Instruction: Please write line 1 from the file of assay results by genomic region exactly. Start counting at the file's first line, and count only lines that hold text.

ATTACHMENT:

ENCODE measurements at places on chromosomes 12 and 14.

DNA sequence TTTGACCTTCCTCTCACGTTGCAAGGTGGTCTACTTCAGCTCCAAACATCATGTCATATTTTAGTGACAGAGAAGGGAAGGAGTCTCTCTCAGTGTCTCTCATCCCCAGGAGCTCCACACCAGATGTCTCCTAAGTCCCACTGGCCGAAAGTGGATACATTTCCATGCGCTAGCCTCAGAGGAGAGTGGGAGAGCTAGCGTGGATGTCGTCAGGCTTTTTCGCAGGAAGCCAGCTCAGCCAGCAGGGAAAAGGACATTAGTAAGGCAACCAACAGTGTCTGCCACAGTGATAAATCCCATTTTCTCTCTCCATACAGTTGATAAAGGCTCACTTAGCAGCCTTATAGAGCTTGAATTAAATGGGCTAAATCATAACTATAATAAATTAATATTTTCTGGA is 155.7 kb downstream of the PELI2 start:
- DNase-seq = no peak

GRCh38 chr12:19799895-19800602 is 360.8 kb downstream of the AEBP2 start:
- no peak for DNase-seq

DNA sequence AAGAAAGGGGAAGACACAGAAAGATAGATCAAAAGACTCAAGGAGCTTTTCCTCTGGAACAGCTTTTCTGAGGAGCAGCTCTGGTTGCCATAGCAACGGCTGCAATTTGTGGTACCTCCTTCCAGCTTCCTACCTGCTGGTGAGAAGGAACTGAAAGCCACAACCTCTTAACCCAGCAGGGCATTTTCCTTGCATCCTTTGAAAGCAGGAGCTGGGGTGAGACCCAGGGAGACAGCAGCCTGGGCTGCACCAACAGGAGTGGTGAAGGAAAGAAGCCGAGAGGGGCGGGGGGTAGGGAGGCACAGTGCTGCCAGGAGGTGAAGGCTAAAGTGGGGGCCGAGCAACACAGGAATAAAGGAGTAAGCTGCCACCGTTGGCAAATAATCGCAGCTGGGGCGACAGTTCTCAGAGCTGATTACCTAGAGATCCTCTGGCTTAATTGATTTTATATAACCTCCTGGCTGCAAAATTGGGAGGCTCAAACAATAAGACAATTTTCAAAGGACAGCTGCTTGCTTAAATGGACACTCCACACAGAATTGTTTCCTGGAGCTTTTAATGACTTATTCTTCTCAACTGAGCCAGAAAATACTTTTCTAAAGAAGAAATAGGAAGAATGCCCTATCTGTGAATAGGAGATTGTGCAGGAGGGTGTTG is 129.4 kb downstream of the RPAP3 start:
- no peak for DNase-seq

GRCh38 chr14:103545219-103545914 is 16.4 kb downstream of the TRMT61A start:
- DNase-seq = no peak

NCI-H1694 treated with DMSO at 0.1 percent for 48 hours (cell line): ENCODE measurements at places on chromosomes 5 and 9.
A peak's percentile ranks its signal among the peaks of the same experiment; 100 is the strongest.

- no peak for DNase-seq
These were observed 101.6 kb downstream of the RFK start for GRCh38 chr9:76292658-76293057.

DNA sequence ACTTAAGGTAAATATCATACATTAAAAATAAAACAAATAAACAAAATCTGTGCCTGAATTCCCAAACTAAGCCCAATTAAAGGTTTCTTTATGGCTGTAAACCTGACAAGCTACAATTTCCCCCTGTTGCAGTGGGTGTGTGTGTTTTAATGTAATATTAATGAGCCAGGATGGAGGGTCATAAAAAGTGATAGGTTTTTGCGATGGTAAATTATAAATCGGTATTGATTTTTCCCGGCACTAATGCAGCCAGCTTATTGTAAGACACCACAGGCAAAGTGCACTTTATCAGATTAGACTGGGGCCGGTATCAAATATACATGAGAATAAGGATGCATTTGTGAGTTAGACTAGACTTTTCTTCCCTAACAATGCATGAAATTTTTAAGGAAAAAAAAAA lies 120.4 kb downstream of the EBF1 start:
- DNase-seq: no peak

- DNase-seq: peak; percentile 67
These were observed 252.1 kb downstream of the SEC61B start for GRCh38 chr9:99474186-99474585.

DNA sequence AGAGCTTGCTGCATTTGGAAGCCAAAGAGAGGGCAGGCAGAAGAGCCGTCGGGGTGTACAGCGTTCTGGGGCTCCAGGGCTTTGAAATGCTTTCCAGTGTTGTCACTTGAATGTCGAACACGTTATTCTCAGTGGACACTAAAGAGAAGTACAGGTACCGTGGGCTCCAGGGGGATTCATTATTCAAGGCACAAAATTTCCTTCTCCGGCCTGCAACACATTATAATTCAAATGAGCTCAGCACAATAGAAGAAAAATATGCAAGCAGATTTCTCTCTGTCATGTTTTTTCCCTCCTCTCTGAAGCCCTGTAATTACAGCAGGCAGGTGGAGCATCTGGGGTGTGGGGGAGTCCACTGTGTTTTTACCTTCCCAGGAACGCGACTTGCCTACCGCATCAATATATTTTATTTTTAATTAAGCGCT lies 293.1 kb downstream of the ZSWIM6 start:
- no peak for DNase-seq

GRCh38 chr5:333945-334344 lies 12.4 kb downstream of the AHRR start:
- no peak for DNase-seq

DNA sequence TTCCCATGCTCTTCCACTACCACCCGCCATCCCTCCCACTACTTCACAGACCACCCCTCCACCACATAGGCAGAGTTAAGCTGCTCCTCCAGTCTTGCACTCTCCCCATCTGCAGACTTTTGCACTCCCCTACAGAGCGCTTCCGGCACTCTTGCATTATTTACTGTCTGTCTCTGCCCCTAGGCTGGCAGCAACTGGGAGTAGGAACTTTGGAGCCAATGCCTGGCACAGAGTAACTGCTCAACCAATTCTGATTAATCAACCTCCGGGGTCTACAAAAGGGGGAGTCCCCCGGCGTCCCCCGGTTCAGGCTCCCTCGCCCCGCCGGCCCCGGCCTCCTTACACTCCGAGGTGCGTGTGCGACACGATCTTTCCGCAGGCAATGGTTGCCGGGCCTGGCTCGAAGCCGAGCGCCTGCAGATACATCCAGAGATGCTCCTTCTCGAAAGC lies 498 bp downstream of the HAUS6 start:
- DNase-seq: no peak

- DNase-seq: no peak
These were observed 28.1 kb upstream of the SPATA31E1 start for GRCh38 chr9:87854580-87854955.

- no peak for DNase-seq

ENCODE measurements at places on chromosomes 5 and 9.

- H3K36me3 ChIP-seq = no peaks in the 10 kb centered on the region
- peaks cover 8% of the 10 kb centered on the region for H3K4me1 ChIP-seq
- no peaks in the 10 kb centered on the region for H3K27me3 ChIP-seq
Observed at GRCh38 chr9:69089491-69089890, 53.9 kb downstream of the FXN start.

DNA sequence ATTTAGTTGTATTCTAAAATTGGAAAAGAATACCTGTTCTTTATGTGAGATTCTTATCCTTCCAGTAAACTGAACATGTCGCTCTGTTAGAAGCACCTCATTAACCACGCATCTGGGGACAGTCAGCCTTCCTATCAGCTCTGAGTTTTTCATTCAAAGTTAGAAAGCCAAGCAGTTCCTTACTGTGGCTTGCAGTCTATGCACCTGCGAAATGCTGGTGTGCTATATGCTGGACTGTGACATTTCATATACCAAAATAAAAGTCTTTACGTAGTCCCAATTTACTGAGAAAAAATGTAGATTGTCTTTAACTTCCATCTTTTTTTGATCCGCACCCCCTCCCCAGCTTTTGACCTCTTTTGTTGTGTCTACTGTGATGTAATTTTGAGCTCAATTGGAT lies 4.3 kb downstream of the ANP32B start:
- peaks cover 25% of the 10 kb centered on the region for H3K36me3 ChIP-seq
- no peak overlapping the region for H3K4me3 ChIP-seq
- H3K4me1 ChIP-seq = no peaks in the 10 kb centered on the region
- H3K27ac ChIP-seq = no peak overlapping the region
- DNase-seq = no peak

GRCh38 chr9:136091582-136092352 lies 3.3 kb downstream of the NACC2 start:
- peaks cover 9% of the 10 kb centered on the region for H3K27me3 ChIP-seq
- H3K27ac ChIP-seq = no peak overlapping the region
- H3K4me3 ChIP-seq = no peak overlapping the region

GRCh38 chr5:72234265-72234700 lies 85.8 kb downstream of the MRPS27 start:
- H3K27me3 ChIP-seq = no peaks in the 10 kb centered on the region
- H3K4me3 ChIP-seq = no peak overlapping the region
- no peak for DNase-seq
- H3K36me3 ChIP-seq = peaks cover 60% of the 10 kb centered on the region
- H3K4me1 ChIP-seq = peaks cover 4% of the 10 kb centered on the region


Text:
ENCODE measurements at places on chromosomes 12 and 14.